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In Outlook for Mac 2011 Essential Training, author Alicia Katz Pollock provides a comprehensive overview of the full-featured email, calendar, and scheduling application from Microsoft. The course covers the key fundamentals of the program, including sending and receiving email, creating and managing contacts, and scheduling tasks and appointments. It also covers Outlook 2011 organizational features such as the Media Browser, Conversation view, My Day, the Scrapbook, and more.
Outlook's Contacts not only allow you to keep your address book up-to-date at all times. It also integrates with your email and calendar. So if you ever get together with a person or communicate with them in any way, you'll want to create what we call a card for them. We are going to start by setting up your own personal contact card. Go to the Organize Ribbon, and click on Me button. At the very top of the window, are your standard Save, Print, Cut, Copy, Paste, Undo, and Redo buttons. The last one opens up Outlook's Reference tools if you need them.
We will explore this window in a later video. At the top of your contact are the two most important fields, First Name and Last Name. If it's not already entered, type in your First, then press the Tab key in the upper left corner of the your keyboard to move to the Last Name field. Tabbing through your information is much faster than reaching for your mouse over and over again. If you are using Outlook for business, fill in these fields. Job Title, Office, Department, Company. If you are using Outlook for your personal email, skip these for now.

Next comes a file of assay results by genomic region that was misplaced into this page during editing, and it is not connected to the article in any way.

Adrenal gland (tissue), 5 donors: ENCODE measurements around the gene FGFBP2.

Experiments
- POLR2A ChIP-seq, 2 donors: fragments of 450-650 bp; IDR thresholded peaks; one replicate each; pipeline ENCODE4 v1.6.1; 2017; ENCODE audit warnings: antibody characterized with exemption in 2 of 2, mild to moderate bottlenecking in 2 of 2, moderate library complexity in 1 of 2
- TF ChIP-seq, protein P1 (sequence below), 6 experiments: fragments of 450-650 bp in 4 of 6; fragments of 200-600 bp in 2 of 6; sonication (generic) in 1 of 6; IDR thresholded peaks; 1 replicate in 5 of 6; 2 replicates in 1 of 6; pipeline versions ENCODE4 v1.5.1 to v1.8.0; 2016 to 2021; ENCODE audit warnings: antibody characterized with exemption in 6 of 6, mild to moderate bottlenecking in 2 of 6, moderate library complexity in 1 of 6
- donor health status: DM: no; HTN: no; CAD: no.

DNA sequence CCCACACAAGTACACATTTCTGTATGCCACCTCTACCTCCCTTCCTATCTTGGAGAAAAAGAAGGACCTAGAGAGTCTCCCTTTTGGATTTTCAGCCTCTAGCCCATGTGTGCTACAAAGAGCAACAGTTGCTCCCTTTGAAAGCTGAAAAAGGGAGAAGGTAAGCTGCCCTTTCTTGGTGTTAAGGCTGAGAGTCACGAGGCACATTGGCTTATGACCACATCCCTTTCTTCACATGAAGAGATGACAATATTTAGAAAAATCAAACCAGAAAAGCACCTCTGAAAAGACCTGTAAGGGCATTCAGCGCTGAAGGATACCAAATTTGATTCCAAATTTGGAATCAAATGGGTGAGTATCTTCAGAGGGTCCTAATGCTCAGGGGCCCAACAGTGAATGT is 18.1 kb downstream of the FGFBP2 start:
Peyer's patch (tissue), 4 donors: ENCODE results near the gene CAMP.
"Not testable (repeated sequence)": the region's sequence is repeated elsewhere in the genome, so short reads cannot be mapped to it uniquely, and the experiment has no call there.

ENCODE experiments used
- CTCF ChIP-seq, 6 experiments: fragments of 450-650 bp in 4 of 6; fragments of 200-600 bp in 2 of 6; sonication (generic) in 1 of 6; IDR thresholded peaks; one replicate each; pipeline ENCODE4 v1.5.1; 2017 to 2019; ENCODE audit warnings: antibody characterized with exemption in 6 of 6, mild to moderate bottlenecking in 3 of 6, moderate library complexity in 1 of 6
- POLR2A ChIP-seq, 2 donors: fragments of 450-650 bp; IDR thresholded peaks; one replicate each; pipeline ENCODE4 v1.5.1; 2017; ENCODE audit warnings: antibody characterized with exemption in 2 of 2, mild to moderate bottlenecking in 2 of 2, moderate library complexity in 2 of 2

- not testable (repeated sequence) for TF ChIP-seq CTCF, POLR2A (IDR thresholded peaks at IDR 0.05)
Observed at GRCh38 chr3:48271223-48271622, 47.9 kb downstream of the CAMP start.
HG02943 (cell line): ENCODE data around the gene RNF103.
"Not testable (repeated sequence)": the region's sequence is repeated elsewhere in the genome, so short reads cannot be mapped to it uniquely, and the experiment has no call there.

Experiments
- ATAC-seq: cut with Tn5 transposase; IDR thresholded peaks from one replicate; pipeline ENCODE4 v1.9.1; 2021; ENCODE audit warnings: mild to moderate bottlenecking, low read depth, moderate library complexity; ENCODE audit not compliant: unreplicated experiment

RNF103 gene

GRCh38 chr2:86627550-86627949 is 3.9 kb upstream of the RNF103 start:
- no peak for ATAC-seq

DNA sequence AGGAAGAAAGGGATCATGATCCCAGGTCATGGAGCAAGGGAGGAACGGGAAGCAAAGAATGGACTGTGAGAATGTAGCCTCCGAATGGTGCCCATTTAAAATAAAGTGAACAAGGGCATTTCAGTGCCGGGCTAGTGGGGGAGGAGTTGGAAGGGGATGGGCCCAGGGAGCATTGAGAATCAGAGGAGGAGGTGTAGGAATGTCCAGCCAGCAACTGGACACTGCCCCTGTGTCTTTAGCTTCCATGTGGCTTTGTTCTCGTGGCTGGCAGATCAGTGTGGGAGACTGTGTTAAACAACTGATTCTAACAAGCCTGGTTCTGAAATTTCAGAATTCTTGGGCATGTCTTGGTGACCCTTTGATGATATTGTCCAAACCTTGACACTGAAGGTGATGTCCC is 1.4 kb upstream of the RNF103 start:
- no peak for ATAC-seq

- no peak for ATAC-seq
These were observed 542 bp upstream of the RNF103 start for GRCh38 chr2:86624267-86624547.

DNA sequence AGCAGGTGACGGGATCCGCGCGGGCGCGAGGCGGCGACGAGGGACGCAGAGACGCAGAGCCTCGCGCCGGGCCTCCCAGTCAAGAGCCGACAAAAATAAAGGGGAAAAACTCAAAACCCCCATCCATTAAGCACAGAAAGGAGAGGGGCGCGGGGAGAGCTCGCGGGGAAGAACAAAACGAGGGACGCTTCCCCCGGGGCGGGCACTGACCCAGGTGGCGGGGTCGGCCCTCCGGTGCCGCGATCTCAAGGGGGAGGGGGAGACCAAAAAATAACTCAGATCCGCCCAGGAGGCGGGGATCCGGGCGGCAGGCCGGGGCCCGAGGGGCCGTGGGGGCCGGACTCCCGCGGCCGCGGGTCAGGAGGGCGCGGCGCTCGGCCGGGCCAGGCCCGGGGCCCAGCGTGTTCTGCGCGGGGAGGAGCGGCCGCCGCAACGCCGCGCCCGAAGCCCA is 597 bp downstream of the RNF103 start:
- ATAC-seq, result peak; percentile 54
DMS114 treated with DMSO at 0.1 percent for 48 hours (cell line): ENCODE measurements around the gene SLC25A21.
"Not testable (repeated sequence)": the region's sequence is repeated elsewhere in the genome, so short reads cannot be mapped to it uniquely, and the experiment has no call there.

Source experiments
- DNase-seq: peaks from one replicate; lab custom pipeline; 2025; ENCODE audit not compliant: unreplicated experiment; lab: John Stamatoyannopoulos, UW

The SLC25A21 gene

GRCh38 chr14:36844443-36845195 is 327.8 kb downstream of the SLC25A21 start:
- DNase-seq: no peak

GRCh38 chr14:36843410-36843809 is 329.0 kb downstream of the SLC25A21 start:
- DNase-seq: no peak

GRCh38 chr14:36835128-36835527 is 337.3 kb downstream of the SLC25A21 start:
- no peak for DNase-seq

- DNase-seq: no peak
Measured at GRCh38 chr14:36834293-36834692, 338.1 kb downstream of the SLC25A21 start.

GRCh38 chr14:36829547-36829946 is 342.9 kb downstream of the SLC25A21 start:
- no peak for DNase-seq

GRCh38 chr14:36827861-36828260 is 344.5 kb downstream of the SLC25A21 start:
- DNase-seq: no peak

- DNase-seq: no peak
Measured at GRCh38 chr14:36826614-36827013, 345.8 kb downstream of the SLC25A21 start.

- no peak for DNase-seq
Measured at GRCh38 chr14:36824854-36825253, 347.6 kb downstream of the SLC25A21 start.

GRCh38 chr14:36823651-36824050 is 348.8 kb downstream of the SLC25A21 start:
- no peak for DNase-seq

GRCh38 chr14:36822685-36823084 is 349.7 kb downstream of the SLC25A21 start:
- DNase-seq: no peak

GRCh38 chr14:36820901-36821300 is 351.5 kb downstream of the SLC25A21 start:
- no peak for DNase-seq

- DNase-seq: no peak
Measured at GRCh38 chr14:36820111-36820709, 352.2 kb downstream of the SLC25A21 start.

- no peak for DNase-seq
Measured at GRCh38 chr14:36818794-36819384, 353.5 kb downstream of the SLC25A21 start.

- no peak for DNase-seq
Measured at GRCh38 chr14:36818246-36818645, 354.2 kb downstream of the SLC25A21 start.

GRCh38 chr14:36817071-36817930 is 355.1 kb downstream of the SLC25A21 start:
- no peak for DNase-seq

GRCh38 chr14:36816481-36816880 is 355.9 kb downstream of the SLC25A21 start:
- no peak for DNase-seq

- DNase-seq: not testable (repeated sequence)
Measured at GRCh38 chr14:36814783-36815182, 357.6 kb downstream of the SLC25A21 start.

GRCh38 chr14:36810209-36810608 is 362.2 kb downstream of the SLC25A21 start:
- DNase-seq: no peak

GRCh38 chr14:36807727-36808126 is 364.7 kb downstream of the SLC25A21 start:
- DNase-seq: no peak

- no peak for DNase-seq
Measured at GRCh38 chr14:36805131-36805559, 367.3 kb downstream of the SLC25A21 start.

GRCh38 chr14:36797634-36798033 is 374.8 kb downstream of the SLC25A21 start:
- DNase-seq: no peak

Later, when you add a business to your contact, you can use these fields when they are relevant. Next, let's add your phone number. Type it in here. You don't have to put in any parenthesis or dashes. Outlook will format the phone number for you. You can setup an automatic area code so that you don't need to type it in over and over. That's up under the Outlook menu under Preferences, and we covered it in detail in the previous lesson. Now, what kind of phone number is that? Notice the tiny up and down arrows to the left of the phone number. Click on these, and you can specify, if that's a home number, work number, cell number, or a variety of other options.
When you are ready to add the next phone number, Work is the default. I will go ahead and add that one in. And if you want to add an additional phone number, click the plus sign. Now here is a nice touch. If you are dialing from across the room, click this little blue O, and it will enlarge the number for easy viewing. I will click this X to close that window. Now adding email addresses works exactly the same way. The first one came in by default. I will click my plus sign. I will add my Home Email and another email as well.
And here is another nice touch. If I click on this little envelope, I can start a new email message right from here. I will close that message and Discard. Next is your street address. Let's start with your home address. Change Work to Home, and then type in your address. Notice that it's broken up into Street field, then City, then State, then ZIP. Don't put all four in the Street address line or it can cause confusion later, if you use this for Mail Merge or other function.